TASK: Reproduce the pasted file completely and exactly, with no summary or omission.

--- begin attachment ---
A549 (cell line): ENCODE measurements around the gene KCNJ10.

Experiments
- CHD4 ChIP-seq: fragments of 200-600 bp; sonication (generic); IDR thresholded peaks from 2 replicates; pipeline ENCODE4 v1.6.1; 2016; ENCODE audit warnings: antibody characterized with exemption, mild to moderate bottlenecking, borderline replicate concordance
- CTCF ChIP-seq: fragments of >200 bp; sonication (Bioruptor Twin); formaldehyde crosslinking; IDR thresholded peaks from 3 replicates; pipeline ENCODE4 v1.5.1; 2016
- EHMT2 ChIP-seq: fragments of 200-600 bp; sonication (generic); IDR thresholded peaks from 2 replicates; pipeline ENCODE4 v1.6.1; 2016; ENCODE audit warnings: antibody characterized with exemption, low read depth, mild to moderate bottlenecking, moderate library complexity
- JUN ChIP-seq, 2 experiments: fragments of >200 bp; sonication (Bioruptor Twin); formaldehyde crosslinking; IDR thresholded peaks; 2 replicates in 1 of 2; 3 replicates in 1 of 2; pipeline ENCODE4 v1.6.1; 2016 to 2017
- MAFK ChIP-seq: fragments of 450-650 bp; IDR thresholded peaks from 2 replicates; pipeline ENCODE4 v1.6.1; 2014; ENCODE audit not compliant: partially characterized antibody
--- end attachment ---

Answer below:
A549 (cell line): ENCODE measurements around the gene KCNJ10.

Experiments
- CHD4 ChIP-seq: fragments of 200-600 bp; sonication (generic); IDR thresholded peaks from 2 replicates; pipeline ENCODE4 v1.6.1; 2016; ENCODE audit warnings: antibody characterized with exemption, mild to moderate bottlenecking, borderline replicate concordance
- CTCF ChIP-seq: fragments of >200 bp; sonication (Bioruptor Twin); formaldehyde crosslinking; IDR thresholded peaks from 3 replicates; pipeline ENCODE4 v1.5.1; 2016
- EHMT2 ChIP-seq: fragments of 200-600 bp; sonication (generic); IDR thresholded peaks from 2 replicates; pipeline ENCODE4 v1.6.1; 2016; ENCODE audit warnings: antibody characterized with exemption, low read depth, mild to moderate bottlenecking, moderate library complexity
- JUN ChIP-seq, 2 experiments: fragments of >200 bp; sonication (Bioruptor Twin); formaldehyde crosslinking; IDR thresholded peaks; 2 replicates in 1 of 2; 3 replicates in 1 of 2; pipeline ENCODE4 v1.6.1; 2016 to 2017
- MAFK ChIP-seq: fragments of 450-650 bp; IDR thresholded peaks from 2 replicates; pipeline ENCODE4 v1.6.1; 2014; ENCODE audit not compliant: partially characterized antibody